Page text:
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The False Promises on Moisturizer Labels

Most 'hypoallergenic' lotions have at least one allergen.

All those comforting terms put on fancy moisturizers to imply they're safe for people with difficult skin may not mean much, according to a new study from Northwestern Medicine.

The study, published in JAMA Dermatology, looked at the hundred bestselling body moisturizers sold by Amazon, Target and Wal-Mart, respectively. These included lotions, creams, oils, butters and ointments. The Northwestern researchers measured how well these products lived up to terms like "hypoallergenic," "fragrance free" and "dermatologist recommended," often sought by those with eczema, psoriasis, and other such skin conditions.


One of the study authors, Jonathan Silverberg, says he was inspired by all the patients he sees who still seem to have outbreaks when using products with labels marking them as safe.

"The [US Food and Drug Administration] has some rules and regulations as to these terms," says Silverberg, an assistant professor at Northwestern Medicine and director of its Multidisciplinary Eczema Center. "But they tend to be broad and allow for a lot of allergens." Silverberg and his coauthors looked for anything identified as an allergen by the North American Contact Dermatitis Group.

Among the products marked "fragrance free," 45 percent possessed a potentially irritating botanical extract or a "fragrance cross-reactor"—a substance that could cause an allergic reaction similar to that instigated by a chemical fragrance. Silverberg says many of them were designed for the trending "all-natural" market. The feel-good, simple tone of these products sometimes causes people to forget that substances found in nature can cause allergic reactions too.

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Of those labeled "hypoallergenic," 83 percent contained some potentially allergenic chemical. Silverberg says most of these products were free of the more common allergens found in cosmetics, but still contained something tagged by the NACDG.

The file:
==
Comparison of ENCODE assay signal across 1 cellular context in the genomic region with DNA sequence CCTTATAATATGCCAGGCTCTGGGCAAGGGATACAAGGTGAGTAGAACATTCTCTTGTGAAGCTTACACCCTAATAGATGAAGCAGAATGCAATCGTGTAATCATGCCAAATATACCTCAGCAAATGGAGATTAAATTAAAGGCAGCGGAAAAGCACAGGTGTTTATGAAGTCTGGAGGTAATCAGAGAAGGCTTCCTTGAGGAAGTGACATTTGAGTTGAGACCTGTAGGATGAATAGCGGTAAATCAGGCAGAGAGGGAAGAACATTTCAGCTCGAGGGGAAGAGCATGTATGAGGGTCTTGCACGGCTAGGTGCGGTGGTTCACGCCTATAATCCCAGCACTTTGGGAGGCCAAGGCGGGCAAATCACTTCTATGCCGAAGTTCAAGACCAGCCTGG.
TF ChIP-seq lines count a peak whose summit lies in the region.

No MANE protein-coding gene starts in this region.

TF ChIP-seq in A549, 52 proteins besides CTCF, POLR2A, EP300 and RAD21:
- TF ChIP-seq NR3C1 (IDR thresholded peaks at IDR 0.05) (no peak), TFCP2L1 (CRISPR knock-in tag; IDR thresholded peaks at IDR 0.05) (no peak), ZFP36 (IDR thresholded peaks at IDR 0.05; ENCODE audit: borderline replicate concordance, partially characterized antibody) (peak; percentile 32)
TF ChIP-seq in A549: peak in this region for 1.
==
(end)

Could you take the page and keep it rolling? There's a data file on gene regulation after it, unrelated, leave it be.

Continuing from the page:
Further, "dermatologist-recommended" does mean just that, Silverberg says, "but if you can get just one dermatologist to recommend it, you can call it 'dermatologist-recommended.' It's a marketing term without much meaning behind it." Still, products with this particular accolade cost about $0.20 more per ounce than those without it, the study found.

Only 12 percent of the moisturizers were free of any component on the NACDG's list of allergens.
After testing several aisles' worth of skincare solutions, the researchers say there are a few that are generally free of known skin allergens: white petroleum jelly, coconut oils that are cold-pressed and not refined, Vanicream's hypoallergenic products, and Aveeno Eczema Therapy moisturizing cream.

This does not mean they definitely won't cause a reaction. "Anything can cause an allergic reaction in some people," Silverberg says. "It's just they haven't been identified as clinically common." He adds that "people often ask for recommendations based on our research, and this is the best of what we have."

Which is to say, the above products are not necessarily "dermatologist-recommended" but, if you insist on asking, they are vouched for by a few studious dermatologists.

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